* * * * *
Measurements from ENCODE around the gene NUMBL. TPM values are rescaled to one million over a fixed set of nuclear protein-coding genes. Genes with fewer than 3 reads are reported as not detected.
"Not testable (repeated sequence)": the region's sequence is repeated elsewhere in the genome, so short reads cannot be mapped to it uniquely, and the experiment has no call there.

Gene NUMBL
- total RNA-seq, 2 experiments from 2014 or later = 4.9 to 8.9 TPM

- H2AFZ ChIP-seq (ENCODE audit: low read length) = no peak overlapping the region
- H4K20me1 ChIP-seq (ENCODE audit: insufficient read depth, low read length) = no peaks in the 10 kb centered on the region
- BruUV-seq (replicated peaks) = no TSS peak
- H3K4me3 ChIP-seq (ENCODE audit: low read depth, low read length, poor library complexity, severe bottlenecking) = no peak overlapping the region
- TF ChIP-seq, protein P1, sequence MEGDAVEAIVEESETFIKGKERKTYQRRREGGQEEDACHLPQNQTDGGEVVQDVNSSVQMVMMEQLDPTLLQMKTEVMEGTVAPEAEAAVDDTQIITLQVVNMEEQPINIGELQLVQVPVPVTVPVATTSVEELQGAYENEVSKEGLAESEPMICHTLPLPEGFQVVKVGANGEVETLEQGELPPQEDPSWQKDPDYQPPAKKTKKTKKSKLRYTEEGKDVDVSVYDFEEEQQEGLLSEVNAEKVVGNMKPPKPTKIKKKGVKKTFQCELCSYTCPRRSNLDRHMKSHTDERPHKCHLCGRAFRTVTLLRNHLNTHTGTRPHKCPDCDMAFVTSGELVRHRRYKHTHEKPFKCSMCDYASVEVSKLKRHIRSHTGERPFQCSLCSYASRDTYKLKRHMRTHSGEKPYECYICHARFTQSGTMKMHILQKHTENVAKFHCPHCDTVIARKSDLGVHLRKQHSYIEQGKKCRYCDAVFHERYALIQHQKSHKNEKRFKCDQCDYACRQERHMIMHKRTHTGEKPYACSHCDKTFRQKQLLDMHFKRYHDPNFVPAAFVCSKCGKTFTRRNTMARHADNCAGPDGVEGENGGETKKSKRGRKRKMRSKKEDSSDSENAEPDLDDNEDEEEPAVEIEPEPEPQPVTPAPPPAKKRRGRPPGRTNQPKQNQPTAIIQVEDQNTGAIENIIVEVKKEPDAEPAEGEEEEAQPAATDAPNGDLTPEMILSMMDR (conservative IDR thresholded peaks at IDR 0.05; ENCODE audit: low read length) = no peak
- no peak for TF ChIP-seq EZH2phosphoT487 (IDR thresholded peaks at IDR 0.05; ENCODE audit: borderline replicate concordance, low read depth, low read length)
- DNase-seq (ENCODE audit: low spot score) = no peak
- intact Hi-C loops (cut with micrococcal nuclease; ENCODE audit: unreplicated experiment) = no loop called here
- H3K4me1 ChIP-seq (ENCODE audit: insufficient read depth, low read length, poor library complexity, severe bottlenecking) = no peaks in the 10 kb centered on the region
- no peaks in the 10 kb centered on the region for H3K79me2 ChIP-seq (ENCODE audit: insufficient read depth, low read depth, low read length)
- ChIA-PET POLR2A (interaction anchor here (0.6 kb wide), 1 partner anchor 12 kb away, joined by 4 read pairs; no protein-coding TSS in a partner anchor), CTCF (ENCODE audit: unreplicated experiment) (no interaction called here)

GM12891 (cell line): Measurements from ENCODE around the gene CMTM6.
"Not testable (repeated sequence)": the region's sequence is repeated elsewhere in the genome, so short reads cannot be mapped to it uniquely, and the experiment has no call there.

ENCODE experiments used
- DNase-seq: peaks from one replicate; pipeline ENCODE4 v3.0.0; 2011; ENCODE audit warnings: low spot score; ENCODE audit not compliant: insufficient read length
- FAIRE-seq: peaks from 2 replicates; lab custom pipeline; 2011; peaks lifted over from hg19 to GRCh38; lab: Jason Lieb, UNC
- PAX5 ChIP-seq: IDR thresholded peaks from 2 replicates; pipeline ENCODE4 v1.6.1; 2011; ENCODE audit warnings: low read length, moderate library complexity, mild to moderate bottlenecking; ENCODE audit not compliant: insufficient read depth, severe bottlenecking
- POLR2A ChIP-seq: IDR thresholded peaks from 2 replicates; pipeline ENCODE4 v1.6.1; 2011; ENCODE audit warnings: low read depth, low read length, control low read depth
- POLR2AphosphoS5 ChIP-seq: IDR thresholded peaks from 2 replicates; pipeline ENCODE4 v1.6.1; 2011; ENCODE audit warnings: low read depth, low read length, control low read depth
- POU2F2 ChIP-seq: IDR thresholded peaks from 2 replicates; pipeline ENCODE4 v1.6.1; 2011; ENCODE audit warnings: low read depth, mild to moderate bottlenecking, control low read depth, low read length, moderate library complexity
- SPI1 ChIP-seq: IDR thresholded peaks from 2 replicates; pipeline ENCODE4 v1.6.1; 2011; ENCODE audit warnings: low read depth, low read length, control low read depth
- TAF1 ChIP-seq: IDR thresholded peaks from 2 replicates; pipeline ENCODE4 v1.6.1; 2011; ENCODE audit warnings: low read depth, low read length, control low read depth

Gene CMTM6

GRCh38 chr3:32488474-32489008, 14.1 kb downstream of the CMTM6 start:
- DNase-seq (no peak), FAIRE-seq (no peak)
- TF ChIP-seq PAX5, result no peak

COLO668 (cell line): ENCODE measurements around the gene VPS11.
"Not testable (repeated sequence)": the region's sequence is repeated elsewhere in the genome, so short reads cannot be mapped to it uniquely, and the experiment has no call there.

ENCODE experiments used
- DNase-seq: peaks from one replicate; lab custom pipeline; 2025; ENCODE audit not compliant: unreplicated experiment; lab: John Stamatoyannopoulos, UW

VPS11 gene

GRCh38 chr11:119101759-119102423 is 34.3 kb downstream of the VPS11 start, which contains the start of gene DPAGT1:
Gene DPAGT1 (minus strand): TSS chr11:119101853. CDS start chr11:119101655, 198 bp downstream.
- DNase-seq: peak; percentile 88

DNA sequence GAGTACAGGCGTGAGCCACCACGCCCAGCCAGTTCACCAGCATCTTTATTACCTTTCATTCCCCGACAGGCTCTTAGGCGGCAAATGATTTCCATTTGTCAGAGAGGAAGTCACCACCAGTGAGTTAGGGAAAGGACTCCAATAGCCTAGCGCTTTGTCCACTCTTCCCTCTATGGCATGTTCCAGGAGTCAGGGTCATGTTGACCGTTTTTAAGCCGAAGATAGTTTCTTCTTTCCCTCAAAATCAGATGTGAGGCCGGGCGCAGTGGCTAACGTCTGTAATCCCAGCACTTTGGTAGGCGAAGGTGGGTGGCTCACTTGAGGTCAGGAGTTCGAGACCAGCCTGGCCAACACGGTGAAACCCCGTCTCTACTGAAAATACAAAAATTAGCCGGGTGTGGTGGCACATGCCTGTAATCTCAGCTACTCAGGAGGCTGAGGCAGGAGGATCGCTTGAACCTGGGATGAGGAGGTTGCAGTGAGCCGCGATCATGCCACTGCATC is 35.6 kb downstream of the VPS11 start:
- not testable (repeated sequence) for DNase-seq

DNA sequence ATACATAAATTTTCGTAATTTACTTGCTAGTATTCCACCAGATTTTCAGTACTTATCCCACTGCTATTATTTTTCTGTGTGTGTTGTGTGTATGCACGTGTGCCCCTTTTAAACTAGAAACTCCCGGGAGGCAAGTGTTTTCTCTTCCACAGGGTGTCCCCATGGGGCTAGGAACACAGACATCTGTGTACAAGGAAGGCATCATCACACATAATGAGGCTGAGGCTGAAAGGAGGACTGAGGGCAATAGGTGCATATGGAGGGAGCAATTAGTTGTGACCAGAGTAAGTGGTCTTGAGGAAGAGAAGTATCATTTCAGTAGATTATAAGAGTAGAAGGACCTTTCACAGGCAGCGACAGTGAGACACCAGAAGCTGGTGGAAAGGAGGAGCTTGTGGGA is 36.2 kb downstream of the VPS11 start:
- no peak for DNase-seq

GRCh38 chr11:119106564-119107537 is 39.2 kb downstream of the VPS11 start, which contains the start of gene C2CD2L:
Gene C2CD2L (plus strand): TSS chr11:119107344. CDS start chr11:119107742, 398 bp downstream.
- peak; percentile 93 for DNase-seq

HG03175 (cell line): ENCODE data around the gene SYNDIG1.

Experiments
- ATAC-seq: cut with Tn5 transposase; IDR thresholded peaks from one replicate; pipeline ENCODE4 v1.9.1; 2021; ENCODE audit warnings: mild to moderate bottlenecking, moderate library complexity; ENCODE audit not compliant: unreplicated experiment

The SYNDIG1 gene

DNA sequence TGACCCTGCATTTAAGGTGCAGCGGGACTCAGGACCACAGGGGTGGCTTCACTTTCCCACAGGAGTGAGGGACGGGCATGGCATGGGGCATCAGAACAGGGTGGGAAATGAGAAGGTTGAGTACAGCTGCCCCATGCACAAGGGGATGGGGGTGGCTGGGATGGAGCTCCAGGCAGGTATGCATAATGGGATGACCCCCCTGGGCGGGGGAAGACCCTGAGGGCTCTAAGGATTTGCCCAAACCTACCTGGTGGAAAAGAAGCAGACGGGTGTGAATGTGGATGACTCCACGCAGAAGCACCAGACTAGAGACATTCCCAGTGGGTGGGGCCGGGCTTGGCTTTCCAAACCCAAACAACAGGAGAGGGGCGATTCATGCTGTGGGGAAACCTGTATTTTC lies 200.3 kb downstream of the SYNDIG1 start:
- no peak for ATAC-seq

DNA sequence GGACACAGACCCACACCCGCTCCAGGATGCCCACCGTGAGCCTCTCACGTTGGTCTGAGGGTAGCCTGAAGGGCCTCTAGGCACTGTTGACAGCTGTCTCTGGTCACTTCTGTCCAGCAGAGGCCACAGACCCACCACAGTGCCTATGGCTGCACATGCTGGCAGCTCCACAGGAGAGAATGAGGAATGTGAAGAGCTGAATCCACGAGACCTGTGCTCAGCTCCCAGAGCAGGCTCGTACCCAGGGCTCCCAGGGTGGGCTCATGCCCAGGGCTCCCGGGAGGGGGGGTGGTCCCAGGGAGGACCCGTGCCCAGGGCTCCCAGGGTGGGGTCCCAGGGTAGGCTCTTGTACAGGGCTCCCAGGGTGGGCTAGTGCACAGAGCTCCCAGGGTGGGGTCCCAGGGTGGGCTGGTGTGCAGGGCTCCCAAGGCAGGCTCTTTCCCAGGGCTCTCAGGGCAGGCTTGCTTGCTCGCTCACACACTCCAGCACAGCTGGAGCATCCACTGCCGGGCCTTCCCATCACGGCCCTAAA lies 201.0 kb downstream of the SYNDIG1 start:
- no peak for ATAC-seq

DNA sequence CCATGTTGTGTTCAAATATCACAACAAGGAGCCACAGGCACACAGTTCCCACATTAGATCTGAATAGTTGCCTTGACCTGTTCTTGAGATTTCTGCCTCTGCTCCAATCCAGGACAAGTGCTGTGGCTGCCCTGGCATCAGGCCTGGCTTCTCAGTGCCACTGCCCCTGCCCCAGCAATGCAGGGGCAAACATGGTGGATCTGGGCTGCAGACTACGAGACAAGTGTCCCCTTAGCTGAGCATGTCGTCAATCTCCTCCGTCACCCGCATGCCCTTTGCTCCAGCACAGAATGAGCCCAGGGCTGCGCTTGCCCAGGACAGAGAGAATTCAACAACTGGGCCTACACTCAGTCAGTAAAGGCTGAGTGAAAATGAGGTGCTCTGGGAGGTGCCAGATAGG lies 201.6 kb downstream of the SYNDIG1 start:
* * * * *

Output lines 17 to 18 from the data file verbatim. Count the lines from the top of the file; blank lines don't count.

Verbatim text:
"Not testable (repeated sequence)": the region's sequence is repeated elsewhere in the genome, so short reads cannot be mapped to it uniquely, and the experiment has no call there.

ENCODE experiments used